Taking It Home, Workshop 4: A Theology of Love
In "A Place of Wholeness," a Tapestry of Faith program
Beloved, let us love one another, for love is from God; andeveryone who loves is born of God and knows God. The one who does not love does not know God, for God is love. — 1 John 4:7-8
In Today's Workshop...
We explored the Unitarian Universalist theology of love. We did this by first looking at our own experiences of love. Then we distinguished romantic love from agape love. We looked at the historical roots of a theology of love. We explored how this theology is put into action by listening to a story about a group of Unitarian Universalist youth from Canada who created a giant rainbow pride banner and used it to witness for marriage equality in Canada. We illustrated the ways our congregation expresses love and dreamed of new ways to do so.
Explore the topic further with family and friends...
- Take Handout 1, Source Text for a Theology of Love home with you. Pick your favorite quote and show it to family and friends. Ask them what the quote means to them. How does what is said in the quote fit with their own faith?
- Have a conversation with a friend or family member from another faith tradition. Find out what their religion thinks of love and how it fits into their own belief. Do they have important text from their religious tradition that talks about love?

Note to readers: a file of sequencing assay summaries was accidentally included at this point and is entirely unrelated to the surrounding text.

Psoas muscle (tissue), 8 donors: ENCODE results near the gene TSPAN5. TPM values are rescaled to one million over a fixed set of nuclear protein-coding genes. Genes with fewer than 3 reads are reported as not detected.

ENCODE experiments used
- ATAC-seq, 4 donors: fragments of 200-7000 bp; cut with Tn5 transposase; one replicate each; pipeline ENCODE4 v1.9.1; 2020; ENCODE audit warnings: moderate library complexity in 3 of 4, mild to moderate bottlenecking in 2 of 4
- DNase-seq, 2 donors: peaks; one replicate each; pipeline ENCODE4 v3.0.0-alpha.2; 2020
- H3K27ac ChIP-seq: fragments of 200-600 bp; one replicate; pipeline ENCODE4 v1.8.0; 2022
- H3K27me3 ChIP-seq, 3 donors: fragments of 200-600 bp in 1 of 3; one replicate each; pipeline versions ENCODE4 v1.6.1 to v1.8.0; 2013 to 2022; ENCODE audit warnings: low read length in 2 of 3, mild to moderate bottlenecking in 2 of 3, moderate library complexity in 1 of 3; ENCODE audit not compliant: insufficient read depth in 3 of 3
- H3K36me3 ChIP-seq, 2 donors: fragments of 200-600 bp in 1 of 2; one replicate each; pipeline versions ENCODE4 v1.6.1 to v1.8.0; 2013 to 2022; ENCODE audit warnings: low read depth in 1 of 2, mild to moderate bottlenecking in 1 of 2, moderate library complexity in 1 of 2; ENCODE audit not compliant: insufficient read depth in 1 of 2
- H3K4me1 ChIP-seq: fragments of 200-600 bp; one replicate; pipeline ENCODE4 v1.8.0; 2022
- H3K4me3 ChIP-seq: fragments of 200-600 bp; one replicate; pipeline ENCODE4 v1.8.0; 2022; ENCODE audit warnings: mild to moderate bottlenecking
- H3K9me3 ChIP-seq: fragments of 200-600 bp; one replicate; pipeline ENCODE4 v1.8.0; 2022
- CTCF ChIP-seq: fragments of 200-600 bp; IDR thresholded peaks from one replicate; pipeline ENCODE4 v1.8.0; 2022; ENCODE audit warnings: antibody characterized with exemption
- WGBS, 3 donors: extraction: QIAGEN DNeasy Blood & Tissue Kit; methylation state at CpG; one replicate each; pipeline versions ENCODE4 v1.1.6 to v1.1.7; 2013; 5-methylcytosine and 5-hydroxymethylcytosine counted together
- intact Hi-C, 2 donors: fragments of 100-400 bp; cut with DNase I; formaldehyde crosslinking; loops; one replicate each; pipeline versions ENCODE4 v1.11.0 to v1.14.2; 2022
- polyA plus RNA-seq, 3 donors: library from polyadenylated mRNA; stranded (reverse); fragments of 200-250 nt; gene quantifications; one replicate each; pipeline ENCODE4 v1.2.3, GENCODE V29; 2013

- Visit the website for the Unitarian Universalist Association's Standing on the Side of Love Campaign. Sign up for the email newsletter and look for ways that you and your family, friends and congregations might be able to get involved.
- Do you have a Facebook or MySpace profile, blog, website or other social networking account? If you do, take one of the quotes and post it to your profile. Ask your friends and family what the quote means to them. How does it fit with their own faith? If they are from a different religious tradition, do they have important text from their tradition that talks about love?
- Was there a church activity depicted on the banner that particularly appeals to you? Find out how to get involved. Invite your friends or family to join you in spreading a little love around.
- Do not forget that "love" is a verb, too. Make an effort to show the ones you love your feelings by your actions. Little things can mean a lot. Help a sibling with their homework or attend one of their games or recitals. Draw a bubble bath for a family member. Bring two special lunches and share with your best friend. Purchase a bag of Hershey's (tm) Chocolate Hugs and pass them out to anybody who looks like they need a hug today.
- Help fill your congregation with a loving feeling. Is there a church elder who always asks you about school or your extracurricular activities? Take the imitative this time. Strike up a conversation with them first by asking about their job, hobby, family or about their youth.
- Volunteer to help your congregation's caring committee which helps congregants in need. Taking care of each other is one way we show our love.
This work is made possible by the generosity of individual donors and congregations. Please consider making a donation today.
Last updated on Thursday, October 27, 2011.
- About the Authors
- Workshop 1
- Workshop 2
- Workshop 3
- Workshop 4
- Workshop 5
- Workshop 6
- Workshop 7
- Workshop 8
- Workshop 9
- Workshop 10
- Workshop 11
- Workshop 12
- List of Stories
- List of Handouts
- List of Leader Resources